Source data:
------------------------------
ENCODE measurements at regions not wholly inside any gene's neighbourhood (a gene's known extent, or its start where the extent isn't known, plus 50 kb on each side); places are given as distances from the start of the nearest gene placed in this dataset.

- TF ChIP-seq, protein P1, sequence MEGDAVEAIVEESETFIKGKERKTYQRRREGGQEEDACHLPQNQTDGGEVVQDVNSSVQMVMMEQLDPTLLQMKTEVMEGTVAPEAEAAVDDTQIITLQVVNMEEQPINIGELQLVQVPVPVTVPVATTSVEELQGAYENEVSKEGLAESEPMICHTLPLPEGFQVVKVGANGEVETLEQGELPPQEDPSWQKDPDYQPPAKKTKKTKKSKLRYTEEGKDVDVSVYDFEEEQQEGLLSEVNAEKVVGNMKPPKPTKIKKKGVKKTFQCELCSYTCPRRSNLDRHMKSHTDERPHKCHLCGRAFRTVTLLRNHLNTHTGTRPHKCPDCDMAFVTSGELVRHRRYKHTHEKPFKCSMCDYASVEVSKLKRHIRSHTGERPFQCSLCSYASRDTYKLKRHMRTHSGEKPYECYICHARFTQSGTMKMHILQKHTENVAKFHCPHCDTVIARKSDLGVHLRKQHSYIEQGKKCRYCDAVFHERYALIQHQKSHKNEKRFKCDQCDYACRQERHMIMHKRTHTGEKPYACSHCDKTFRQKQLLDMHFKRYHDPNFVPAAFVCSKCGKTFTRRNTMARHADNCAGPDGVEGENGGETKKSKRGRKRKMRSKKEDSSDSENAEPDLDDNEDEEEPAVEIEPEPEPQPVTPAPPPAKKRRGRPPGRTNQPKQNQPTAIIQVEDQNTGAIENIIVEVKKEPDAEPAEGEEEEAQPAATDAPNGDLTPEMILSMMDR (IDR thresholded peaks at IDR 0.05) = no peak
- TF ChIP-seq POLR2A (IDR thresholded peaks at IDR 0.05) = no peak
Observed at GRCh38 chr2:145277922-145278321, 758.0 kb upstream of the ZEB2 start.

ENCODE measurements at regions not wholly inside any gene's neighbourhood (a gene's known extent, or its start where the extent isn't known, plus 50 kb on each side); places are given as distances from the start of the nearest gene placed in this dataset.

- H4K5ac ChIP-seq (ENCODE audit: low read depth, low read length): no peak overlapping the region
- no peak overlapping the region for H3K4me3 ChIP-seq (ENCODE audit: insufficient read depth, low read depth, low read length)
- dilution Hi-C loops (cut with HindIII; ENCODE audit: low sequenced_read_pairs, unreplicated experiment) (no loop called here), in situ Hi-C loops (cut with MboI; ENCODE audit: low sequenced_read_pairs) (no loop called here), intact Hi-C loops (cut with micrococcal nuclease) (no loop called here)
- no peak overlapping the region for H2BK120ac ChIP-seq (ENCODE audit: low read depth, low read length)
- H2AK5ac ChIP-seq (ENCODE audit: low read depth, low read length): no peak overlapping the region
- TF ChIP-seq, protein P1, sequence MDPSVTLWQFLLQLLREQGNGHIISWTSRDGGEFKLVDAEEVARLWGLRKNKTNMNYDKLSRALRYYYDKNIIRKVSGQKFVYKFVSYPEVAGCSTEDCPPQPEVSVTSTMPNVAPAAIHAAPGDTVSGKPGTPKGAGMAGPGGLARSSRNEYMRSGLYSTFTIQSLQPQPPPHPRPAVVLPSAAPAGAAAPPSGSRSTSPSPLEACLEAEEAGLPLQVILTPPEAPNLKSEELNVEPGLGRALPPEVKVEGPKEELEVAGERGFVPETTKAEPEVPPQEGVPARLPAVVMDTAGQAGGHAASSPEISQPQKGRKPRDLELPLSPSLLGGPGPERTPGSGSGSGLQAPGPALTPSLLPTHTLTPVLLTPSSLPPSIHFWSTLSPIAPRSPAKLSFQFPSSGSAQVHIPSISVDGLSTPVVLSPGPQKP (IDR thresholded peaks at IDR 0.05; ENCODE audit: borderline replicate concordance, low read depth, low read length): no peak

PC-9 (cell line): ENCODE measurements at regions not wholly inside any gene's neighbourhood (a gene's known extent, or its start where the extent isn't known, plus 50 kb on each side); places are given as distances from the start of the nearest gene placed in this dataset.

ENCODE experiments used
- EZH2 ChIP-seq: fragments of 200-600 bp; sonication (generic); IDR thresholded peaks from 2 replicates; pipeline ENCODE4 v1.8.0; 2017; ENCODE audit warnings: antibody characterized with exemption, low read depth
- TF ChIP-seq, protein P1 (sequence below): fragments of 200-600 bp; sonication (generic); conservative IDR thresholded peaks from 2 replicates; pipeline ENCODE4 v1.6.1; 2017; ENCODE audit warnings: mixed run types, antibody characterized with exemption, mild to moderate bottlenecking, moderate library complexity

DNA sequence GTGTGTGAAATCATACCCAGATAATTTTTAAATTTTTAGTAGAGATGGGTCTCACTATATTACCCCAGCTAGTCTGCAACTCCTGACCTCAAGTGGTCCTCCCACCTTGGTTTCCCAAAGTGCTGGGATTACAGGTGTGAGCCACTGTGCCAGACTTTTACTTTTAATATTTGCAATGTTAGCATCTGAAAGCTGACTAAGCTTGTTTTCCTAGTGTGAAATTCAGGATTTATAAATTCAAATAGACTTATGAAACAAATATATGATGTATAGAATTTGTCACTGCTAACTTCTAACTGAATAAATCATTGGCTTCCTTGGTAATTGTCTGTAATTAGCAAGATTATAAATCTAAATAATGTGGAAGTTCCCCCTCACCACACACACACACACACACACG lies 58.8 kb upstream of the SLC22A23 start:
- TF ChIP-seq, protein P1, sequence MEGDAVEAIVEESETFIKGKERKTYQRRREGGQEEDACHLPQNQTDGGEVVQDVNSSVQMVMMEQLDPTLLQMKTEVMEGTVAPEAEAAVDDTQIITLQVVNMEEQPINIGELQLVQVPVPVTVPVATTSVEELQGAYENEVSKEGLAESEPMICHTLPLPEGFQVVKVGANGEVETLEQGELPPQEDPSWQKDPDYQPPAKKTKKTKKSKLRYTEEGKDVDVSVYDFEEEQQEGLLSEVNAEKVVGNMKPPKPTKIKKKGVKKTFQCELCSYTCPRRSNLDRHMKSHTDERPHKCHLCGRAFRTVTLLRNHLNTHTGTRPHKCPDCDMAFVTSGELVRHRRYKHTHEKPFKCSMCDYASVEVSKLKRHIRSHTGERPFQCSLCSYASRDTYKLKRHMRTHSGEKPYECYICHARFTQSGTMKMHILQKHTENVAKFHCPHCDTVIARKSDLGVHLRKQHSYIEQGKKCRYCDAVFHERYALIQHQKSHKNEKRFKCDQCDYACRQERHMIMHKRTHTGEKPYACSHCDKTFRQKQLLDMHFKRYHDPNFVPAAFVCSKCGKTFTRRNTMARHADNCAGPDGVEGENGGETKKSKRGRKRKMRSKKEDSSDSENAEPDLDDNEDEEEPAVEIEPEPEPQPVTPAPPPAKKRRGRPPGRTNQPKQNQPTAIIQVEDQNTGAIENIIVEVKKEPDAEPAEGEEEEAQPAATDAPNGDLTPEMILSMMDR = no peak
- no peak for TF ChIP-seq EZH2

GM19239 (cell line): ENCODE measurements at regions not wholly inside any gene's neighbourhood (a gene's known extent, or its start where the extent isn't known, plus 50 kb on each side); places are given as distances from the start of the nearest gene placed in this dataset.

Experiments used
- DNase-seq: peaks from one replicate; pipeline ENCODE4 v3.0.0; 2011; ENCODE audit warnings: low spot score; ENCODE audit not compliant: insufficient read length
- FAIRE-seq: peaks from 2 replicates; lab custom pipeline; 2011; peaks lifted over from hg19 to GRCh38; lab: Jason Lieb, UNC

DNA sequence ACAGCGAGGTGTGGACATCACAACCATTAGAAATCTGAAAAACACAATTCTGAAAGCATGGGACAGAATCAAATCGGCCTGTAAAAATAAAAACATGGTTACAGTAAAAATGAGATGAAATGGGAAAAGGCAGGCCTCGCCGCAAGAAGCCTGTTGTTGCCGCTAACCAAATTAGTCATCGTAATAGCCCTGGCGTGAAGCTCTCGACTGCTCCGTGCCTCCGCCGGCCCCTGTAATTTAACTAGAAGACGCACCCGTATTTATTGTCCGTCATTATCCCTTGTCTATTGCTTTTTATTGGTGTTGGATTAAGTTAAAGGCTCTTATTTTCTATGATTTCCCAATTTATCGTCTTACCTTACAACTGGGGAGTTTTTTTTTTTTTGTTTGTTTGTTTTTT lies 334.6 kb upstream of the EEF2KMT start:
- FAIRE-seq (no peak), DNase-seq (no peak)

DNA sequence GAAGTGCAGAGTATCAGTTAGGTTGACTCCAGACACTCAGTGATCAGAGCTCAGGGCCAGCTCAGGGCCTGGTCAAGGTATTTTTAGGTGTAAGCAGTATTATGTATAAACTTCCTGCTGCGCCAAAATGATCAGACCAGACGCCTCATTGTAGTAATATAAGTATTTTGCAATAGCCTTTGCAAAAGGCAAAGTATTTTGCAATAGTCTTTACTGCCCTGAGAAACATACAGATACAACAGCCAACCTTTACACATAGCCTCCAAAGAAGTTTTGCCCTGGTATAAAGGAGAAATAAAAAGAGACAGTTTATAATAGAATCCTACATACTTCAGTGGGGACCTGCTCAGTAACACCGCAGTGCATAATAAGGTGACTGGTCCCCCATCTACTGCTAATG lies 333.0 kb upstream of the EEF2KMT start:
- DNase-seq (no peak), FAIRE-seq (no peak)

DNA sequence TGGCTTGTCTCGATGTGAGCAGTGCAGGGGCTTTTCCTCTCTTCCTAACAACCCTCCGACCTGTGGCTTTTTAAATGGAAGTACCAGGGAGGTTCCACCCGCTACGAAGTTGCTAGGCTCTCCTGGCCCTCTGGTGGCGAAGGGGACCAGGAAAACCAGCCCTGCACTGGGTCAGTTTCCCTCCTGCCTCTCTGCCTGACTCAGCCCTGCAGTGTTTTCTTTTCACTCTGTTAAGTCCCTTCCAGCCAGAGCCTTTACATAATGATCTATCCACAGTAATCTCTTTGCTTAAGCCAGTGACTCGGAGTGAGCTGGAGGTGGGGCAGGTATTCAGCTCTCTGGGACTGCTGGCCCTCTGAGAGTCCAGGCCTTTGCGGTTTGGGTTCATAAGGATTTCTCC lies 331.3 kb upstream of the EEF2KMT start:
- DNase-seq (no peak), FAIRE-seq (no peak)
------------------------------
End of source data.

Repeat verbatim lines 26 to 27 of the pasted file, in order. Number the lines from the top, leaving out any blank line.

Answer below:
- DNase-seq (no peak), FAIRE-seq (no peak)

DNA sequence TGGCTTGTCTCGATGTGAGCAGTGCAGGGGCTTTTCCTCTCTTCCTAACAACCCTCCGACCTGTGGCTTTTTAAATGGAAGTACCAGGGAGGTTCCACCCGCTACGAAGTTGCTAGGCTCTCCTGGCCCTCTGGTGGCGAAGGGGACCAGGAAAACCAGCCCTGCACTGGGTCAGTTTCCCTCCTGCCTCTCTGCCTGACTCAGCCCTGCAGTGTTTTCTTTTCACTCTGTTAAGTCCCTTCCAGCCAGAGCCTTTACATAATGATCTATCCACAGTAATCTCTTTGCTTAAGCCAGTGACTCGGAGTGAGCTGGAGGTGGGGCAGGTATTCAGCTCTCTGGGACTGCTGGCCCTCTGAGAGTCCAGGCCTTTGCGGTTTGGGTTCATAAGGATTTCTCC lies 331.3 kb upstream of the EEF2KMT start: